The Age of Enlightenment

Galileo. Chapman. Caravaggio. Mapplethorpe. Einstein. Rushdie.


Persecuted geniuses.


We'd all like to think we're geniuses; that we already know all the rules backwards and forwards. That we are brilliant enough to recognize which ones are inviolable and which are outdated, outmoded, and that we (maybe only we) can forge a bright, new path forward.


Culturally we admire and celebrate these people. We scoff at the backwards morons who kept Galileo locked away in his house for the rest of his life when he was right and they were wrong. We sneer at their lack of imagination and commitment to an ill-informed status quo.


We identify with these rule-breakers and hope that we can find some facet of the world where we can make our mark because we might be one of them.


Sometimes it's true.


Remarkably rarely.


Rarely enough that the numbers dictate that you are probably wrong.


It's a fine line between progress and recklessness. And if you are wrong about what you think you might know the numbers also demonstrate that you are likelier in the later category than the former.


The quote, "Learn all the rules so that you can break them," has been variously attributed. I, myself, definitely believe it.


But I do not believe I know all the rules.


My focus in this world, obviously, has become diving. I'm pretty good at it. I'm a pretty good diver, I'm a pretty good instructor. I feel as though I have made a contribution, if not to the dive world as a whole, to the lives of people exploring various levels of the sport. But not a week goes by, 17 years later, that I, too, don't learn something valuable.


There are some places where I have identified holes, so to speak, in the rules. There are places where I see the rules routinely violated. In these cases I do my best to patch things up.


What I don't do, however, is claim to have all the answers. And I certainly don't dismiss the thoughts, opinions, and experience of the people who have been doing things longer than I have.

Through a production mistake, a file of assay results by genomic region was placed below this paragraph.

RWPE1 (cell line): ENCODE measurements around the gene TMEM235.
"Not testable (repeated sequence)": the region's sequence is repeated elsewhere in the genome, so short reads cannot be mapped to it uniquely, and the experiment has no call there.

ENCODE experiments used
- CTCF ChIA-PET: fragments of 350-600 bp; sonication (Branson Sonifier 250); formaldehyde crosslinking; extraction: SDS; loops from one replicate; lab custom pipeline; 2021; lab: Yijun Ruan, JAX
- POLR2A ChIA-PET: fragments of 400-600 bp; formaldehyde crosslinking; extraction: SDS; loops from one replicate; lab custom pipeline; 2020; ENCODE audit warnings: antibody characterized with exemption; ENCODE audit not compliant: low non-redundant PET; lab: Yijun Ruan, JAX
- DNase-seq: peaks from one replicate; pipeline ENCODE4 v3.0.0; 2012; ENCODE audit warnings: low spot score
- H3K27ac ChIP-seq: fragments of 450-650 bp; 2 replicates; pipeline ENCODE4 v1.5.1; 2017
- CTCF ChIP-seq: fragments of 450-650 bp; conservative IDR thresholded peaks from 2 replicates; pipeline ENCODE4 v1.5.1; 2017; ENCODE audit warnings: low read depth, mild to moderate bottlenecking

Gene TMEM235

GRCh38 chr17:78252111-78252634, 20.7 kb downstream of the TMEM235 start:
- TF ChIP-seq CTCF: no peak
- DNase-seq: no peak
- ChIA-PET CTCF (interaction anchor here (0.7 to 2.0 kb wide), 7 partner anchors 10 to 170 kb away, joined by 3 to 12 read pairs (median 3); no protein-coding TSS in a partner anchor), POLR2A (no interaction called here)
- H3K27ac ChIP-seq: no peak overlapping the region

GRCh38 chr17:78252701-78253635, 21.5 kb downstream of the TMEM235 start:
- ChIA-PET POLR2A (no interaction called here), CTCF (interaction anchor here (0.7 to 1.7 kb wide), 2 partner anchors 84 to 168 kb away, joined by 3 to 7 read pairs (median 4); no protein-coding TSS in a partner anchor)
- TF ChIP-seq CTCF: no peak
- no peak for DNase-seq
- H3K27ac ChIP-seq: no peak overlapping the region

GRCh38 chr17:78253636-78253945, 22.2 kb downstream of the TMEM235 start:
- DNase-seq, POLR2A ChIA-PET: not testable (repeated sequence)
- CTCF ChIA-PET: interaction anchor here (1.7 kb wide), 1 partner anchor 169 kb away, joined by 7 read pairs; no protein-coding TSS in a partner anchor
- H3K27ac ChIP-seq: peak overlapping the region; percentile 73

Because, and this is the real crux of it:


There have been times (in various aspects of my life, not just diving) when I think I have discovered a wonderful solution to a problem... something revolutionary that, obviously, no one has ever thought of before... after all, if they had, everyone would be doing it!

And then I talk to someone who says, "Yeah, we tried that in 1993. It doesn't work and here's why..."


Blow to the ego? Yeah, I guess. Disappointing? Yeah. But you know what? Now that's a thing I don't have to think about anymore. Like a scientist who has conclusively disproved a theory one can now focus their mental energy elsewhere.


You know what I'm not going to do? Argue, rant, rave, and do it my way anyway so that I can get the endorphin rush of being right goddamn it!


As divers, especially at technical levels, a lot of the rules are written in obituaries.

It's a fine line between progress and recklessness. Sometimes it can be hard to determine, without access to ALL the information, what is stale and obsolete versus tried and true. It can be hard to determine what is groundbreaking and subversive versus what is ignorantly hazardous.


When the people who have been doing things way longer tell me things may be this way or that, just as often as not it's because they've seen someone do it my radical new way and die.


Of course there are some people who have been doing a thing for ages... but doing it badly and can be safely dismissed. But there are just as many people who, when they talk, you need to shut the fuck up and listen.


Besides, hell, it's diving. We are not redefining the universe nor changing the direction of global art forever. In the grand scheme of things: it isn't that important. Staying alive for your friends/family/pets is.


But here were are, in the time of flat-eartherism, moon-landing and climate-change denial, and anti-vaxxers. Everyone likes to think they're an expert. But we're mostly just idiots.

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